Summing the digits of a number is a chore I’ve been doing alot lately. Originally I’d parse the number out over the columns. And since SUM() ignores text, I’d turn the characters into digits by applying an arithmatic identity operation, like this:
- =- -MID($A10,COLUMN(),1)
That’s double minus signs before the MID() function. The reasons for picking that identity operation are here at XLDYNAMIC’s website, about half-way down.
And filling right. But if the numbers were of uneven length, filling down would throw a #VALUE! error for all but the longest number. Contrary to what the Help advises, I find that SUM() does not ignore error values. So I was ending up with this formula so I could fill down:
That’s double ugly, and a cell-eater to boot. I did a Google search and found Microsoft Knowledge Base article 214053 on this topic. Here’s what it says:
Formula 1: Sum the Digits of a Positive Number
To return the sum of the digits of a positive number contained in cell A10, follow these steps:
- Start Excel 2000.
- Type 123456 in cell A10.
- Type the following formula in cell B10:
- Press CTRL+SHIFT+ENTER to enter the formula as an array formula.
- The formula returns the value 21.
Ignoring Step 1, I looked at Step 4 and thought, from hanging around here, that we can do better. But to do better, let’s first look at the formula from the inside out. OFFSET() returns a reference one row less then A10 is long (more on OFFSET() later). ROW() then returns an array of row numbers starting from 1 (the row of A1It’s the 1 that’s important, not the A) to the bottom of the offset. The array has as many elements as the length of the number in A10. MID() then creates an array of each digit as text. VALUE() turns the text into numbers, and then SUM(), array entered, sums the array of values.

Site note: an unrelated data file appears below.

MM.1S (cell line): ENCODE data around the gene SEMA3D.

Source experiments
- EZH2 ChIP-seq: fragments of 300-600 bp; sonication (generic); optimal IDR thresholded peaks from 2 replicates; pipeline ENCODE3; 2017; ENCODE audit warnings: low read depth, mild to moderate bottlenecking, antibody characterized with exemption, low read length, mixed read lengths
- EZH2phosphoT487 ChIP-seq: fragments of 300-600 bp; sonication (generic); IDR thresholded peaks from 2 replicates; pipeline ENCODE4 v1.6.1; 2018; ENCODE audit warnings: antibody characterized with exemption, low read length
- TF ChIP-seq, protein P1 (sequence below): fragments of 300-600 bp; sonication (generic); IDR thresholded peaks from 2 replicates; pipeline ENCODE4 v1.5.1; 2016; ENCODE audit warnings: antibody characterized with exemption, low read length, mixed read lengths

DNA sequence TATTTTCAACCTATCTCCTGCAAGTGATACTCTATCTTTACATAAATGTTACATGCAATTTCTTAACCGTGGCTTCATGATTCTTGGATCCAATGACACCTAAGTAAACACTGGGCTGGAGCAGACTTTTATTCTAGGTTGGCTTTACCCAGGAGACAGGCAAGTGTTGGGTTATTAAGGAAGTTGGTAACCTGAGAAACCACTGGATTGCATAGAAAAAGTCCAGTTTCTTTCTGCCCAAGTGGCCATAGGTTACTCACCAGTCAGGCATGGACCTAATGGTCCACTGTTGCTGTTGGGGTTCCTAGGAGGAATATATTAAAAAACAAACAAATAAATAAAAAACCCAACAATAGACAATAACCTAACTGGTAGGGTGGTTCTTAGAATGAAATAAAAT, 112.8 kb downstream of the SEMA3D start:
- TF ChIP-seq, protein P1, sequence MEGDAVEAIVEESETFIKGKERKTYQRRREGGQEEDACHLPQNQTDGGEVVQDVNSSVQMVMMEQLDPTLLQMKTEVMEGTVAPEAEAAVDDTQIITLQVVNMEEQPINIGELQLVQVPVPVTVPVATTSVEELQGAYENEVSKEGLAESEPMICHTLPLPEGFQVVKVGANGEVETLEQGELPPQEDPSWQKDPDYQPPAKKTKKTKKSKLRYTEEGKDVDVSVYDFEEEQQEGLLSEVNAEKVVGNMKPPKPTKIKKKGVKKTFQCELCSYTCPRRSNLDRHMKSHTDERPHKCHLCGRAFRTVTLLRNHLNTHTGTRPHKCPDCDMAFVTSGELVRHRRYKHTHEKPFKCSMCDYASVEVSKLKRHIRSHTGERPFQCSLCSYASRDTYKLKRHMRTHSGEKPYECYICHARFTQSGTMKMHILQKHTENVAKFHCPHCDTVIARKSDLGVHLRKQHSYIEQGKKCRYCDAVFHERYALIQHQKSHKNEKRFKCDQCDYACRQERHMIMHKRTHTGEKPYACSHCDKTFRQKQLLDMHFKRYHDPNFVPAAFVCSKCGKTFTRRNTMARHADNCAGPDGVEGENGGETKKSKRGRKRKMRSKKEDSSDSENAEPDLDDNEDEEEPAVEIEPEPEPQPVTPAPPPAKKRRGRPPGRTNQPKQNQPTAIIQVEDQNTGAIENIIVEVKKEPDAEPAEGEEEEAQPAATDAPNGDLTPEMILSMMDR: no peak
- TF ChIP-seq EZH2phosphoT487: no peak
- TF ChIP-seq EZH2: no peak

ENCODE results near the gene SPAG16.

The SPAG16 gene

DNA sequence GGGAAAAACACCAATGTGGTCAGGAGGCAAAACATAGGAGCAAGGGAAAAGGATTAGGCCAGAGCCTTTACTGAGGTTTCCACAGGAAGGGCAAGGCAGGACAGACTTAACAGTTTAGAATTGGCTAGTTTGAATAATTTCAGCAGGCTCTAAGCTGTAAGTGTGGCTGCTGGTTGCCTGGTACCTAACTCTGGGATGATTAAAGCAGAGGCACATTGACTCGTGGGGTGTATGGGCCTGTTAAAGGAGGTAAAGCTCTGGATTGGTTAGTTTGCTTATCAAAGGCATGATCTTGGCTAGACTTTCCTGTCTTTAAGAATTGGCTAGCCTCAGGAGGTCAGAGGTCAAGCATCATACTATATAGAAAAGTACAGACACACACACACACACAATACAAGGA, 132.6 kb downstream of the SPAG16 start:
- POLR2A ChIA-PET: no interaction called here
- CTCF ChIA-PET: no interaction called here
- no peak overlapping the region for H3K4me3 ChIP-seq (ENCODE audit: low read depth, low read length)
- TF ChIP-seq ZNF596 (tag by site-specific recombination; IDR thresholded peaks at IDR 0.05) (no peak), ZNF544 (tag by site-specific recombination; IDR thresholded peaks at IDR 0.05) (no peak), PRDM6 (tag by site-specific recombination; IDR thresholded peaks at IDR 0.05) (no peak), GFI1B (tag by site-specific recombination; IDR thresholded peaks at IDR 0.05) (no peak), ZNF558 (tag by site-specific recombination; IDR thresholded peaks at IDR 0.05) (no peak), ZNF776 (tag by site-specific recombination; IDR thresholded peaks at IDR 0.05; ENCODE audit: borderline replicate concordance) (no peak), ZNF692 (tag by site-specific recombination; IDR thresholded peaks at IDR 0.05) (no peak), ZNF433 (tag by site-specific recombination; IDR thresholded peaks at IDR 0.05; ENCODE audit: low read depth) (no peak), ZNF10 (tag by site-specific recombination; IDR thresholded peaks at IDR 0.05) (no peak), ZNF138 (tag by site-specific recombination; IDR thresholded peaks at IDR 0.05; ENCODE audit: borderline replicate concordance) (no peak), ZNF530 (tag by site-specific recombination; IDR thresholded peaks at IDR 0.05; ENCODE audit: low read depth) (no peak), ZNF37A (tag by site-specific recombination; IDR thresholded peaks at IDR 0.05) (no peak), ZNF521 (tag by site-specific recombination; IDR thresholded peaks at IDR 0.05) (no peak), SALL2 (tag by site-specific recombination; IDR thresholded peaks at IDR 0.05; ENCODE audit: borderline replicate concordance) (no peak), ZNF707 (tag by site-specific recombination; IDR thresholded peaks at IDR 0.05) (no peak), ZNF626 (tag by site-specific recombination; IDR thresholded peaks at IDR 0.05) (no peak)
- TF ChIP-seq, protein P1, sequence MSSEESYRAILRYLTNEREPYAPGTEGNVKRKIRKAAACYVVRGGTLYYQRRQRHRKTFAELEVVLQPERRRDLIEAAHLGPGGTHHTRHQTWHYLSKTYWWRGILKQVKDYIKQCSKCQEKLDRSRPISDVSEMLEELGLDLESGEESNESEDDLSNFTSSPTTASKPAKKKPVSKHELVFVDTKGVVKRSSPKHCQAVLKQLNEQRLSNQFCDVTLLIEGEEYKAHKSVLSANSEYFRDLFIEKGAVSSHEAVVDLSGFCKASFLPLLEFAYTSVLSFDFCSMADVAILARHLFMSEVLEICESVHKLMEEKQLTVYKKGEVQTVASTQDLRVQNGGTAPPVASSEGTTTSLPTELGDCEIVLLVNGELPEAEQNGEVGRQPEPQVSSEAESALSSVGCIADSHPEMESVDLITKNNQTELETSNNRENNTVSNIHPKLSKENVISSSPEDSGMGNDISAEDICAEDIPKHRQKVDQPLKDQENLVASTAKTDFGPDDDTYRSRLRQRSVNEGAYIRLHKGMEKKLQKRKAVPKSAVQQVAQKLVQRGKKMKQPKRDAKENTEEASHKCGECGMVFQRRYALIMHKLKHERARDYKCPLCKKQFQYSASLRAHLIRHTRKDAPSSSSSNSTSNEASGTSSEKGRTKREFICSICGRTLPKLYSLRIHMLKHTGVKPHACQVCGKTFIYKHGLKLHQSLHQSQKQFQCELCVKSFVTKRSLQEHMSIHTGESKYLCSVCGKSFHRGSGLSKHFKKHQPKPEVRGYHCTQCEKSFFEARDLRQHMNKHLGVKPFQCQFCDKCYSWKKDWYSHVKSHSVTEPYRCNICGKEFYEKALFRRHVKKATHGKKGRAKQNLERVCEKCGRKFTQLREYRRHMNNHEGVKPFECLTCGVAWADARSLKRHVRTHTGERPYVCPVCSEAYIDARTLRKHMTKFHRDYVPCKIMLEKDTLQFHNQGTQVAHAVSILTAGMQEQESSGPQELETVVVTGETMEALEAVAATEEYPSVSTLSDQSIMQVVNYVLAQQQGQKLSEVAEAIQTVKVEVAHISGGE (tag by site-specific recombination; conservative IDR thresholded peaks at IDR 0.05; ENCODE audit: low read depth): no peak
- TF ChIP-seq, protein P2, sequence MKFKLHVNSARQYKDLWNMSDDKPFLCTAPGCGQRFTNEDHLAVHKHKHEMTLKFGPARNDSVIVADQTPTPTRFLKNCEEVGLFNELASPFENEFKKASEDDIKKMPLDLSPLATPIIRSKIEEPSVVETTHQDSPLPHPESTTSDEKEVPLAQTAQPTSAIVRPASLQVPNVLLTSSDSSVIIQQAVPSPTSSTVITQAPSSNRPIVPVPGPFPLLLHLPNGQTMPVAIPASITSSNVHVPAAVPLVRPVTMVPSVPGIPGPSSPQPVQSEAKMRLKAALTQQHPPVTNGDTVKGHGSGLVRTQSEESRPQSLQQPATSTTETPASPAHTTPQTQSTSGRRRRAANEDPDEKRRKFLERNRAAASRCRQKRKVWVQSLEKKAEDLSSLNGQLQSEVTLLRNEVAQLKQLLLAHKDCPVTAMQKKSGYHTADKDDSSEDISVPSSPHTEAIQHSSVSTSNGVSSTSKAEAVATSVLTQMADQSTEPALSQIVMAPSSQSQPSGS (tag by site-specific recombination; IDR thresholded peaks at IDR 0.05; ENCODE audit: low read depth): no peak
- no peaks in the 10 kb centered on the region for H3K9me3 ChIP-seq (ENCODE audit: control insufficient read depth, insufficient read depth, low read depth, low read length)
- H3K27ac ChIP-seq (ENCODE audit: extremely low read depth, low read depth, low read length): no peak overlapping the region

While my formula was double-ugly, this one is just ugly. To impove it, from the outside in:
- Replace SUM() with SUMPRODUCT(). The formula no longer has to be array-entered, and it works just as well.
- Replace VALUE() with the double minus
- Instead of using LEN(A10)-1 as a row offset, use LEN(A10) as a height parameter.
- Make the reference to A1 absolute with respect to row, allowing fill-down.
The new formula is:
- =SUMPRODUCT(- -MID(A10,ROW(OFFSET(A$1,,,LEN(A10))),1))
Much prettier, and even not counting curly-braces, two characters shorter. The Knowledge Base goes on to give this as the formula for summing the digits of a negative number:
- =SUM(VALUE(MID(A11,ROW(A2:OFFSET(A2,LEN(A11)-2,0)),1))) also array-entered.
This is the better version, simply entered:
You have to start the array at 2 (via A$2) to skip the negative sign, and then also shorten the length by one for the same reason. This one is the same length as Microsoft’s. If you want one formula for all numbers, this one has no counterpart in the Knowledge base:
- =SUMPRODUCT(- -MID(ABS(A11),ROW(OFFSET($A$1,,,LEN(ABS(A11)))),1))
It uses the absolute value ABS() function for the obvious reason. It only works for true numbers. It will not handle long text strings as numbers, such as you may have for credit cards or international phone numbers. For those, either use the earlier one, or use SUBSTITUTE(A11,”-“,””) in place of ABS(A11). Now we’re the ones getting getting ugly.